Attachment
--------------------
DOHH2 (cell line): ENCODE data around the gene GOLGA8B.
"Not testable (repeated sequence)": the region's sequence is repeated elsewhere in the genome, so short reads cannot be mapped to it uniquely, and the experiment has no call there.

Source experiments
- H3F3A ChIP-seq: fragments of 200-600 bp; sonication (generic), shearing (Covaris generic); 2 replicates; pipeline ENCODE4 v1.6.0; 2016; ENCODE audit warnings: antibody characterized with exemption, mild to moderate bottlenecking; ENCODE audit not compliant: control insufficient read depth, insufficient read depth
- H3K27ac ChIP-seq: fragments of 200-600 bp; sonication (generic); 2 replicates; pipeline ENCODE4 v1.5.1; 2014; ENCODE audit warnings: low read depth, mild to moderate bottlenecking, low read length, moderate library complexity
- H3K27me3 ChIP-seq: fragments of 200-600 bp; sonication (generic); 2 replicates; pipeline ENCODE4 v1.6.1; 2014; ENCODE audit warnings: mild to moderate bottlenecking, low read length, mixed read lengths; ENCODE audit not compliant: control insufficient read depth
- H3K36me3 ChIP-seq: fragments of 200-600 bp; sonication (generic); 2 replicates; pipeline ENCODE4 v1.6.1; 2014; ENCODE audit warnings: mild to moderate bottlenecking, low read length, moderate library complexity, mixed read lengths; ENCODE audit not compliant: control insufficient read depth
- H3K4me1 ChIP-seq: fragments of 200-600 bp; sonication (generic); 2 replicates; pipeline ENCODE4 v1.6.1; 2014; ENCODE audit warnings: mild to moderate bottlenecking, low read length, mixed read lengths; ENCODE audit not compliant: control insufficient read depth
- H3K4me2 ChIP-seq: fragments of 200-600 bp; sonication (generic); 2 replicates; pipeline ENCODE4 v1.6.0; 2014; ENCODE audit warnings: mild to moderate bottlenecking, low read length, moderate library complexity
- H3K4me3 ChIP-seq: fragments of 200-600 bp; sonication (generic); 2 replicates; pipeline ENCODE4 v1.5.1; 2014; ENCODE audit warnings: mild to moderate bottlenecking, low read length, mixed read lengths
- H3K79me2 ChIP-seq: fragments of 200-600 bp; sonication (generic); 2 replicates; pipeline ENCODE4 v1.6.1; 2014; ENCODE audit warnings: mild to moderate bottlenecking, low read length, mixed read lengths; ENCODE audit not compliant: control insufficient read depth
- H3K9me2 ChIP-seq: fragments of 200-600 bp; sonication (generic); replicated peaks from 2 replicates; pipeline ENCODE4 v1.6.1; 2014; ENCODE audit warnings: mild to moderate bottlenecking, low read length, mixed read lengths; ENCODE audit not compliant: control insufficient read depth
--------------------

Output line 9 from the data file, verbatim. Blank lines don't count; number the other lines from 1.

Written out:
- H3K4me2 ChIP-seq: fragments of 200-600 bp; sonication (generic); 2 replicates; pipeline ENCODE4 v1.6.0; 2014; ENCODE audit warnings: mild to moderate bottlenecking, low read length, moderate library complexity